The cello is without doubt one of the finest instruments to use when looking for maximum impact in a small space and with a backdrop as ornate and beautiful as the Shepherds Bush Hall, it's easy to understand why both tonight's acts chose to include this often overlooked accompaniment to support their stripped out sets. All in all, both the venue and the instrument choice worked perfectly in setting the scene for Noah Francis-Johnson to introduce us to musical talents whilst effortlessly leading us far away from his less glamorous and ornate past in the Cardiff boxing ring.
Introduced briefly to Gallows Ghost with a four song warm up set, a confident delivery of lilting vocal tones, guitar and cello served a startlingly intimate performance; effortlessly holding the attention of the room even if some members where surprisingly caught otherwise unawares. The trio’s final song choice of a watered down Pharrell Williams Happy cover however, was presumably a dubious choice from their A&R team. This really should leave them asking bigger questions and control of their set list as they noticeably began to lose the attention they had already gained and it felt a touch awkward and contrived. Altogether though, this was a very warm and welcome surprise from a band with a subtle humor and strong harmonies of string and song. It definitely left me wanting more.
Without preamble, and supported not only by the ubiquitous cello and guitar but also keys, Noah introduced himself with a raw soulful voice and a brooding song. There is no denying he's a very talented singer with an enigmatic charisma and a deep passion for his music. His songwriting is certainly archetypal of the more mature singer songwriter but although heartfelt, it really does lack the uniqueness and originality that is needed to redefine the genre and there is little hooky enough to allow instant broad appeal.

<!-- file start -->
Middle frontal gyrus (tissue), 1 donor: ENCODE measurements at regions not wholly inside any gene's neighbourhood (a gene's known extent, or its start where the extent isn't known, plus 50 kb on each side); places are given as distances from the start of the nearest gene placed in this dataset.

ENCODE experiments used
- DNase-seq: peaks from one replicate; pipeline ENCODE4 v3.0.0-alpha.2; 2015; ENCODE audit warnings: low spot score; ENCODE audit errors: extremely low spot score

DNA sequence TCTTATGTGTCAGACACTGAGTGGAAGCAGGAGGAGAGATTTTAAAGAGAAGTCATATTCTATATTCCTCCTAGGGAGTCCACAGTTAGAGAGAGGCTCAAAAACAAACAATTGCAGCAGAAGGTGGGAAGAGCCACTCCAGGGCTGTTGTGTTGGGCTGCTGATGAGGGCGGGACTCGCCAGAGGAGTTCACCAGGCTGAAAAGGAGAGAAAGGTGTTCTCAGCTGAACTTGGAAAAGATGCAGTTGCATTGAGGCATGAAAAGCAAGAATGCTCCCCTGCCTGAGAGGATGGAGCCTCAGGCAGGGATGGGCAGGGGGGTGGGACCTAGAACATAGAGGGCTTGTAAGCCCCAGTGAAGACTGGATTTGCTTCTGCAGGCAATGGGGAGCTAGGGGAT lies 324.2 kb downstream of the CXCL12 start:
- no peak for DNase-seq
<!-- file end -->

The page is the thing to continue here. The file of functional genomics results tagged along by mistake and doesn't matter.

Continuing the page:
All that aside, there is an engaging and consummate performer to be enjoyed here. His intimacy with his own songs and audience allow a delivery that you forget to look for in artists that don't write or understand their own music. Hopefully it's a point that's not completely lost on tonight's audience (typically from inside the industry and the associated media types) who's job it is now to transpose Noah's work to an altogether bigger stage. Having proven through tonight's set of heartbreak, sex, love and forgiveness (recurrent themes is his songs) that he clearly fits in the 'acoustic' bracket the bigger question should maybe be; is there still a mass audience that will take this heartfelt, passionate songsmith over something altogether less soulful but more instantly accessible?
All together, it's a collection of songs that would sit very well on a dinner party CD but not so much on your iPod as there isn't quite enough variation to make you come back. Saying that though, there is little here to stop Noah becoming this generation's Terrance Trent D'Arby (or maybe even Roachford at a push) providing he can similarly find that one big hit and get the right platform and support from tonight's industry savvy audience; providing of course that he’s allowed to develop more as an artist and can move away from indulgent cover songs as evidently it’s his songwriting that a knowledgeable public will eventually buy into.